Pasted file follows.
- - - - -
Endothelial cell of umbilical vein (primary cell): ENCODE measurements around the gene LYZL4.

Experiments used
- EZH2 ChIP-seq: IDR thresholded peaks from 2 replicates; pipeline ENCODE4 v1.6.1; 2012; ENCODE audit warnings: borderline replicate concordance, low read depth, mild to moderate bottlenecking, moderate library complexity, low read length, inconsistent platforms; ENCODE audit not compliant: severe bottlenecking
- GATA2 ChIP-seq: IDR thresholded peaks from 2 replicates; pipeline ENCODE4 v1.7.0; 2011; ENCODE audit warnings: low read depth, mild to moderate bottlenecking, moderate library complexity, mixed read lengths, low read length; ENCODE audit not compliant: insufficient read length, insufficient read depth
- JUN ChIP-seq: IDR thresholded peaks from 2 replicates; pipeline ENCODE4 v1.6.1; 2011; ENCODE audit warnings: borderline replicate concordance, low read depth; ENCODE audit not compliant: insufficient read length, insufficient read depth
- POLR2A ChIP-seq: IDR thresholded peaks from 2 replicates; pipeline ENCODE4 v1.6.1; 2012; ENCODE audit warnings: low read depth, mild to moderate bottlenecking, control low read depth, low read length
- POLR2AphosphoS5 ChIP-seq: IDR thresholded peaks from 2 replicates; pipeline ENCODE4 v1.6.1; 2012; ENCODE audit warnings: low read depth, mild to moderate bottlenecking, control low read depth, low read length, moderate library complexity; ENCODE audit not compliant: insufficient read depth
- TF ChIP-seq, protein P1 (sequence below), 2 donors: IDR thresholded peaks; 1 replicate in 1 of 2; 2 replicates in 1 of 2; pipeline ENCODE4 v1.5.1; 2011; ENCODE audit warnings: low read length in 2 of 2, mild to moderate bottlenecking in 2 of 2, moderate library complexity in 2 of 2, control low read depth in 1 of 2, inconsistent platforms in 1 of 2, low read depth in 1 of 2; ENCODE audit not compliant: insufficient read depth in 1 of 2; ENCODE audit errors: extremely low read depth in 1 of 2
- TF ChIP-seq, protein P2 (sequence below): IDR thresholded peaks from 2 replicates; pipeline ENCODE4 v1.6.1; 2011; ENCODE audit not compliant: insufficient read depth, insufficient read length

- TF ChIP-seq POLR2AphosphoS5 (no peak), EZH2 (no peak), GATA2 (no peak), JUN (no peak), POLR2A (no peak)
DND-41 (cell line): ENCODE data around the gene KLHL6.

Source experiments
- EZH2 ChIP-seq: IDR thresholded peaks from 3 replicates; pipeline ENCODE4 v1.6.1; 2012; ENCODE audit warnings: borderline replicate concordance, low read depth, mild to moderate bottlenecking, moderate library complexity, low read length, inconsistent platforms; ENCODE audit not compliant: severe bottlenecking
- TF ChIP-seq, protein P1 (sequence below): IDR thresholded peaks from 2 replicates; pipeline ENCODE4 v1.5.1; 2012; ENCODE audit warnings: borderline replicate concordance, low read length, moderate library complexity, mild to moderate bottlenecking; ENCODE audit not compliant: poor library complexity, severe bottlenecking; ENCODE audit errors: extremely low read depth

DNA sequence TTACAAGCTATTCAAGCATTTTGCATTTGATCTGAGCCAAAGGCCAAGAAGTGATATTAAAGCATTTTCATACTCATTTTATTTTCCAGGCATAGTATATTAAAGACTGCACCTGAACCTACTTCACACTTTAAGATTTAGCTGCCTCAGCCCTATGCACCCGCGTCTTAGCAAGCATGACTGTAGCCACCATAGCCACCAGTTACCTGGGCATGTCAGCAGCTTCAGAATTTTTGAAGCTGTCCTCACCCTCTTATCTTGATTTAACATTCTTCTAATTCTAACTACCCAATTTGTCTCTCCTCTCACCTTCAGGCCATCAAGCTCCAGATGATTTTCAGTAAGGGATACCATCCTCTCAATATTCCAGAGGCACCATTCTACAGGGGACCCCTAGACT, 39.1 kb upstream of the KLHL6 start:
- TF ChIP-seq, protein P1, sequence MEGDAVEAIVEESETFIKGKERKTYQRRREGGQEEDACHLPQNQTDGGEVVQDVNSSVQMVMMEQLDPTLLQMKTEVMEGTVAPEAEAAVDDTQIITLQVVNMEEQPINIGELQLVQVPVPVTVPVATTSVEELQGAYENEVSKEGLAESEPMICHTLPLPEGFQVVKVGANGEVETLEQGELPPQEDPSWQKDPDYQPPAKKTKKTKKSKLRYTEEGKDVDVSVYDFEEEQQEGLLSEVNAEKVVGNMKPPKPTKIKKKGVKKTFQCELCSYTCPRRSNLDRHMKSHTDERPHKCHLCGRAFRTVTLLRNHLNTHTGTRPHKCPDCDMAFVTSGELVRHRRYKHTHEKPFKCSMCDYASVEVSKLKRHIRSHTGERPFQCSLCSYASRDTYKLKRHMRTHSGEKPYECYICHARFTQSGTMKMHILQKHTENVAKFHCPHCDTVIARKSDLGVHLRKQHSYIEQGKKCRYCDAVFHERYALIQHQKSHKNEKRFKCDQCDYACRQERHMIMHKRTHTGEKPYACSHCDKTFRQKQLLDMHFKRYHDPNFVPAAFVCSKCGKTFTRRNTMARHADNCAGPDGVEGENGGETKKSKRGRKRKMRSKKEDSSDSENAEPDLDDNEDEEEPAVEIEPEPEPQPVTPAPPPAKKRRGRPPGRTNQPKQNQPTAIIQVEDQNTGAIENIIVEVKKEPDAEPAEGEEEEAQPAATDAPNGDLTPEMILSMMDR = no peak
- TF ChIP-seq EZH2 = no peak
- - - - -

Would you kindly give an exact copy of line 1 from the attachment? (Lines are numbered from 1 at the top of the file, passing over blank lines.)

Endothelial cell of umbilical vein (primary cell): ENCODE measurements around the gene LYZL4.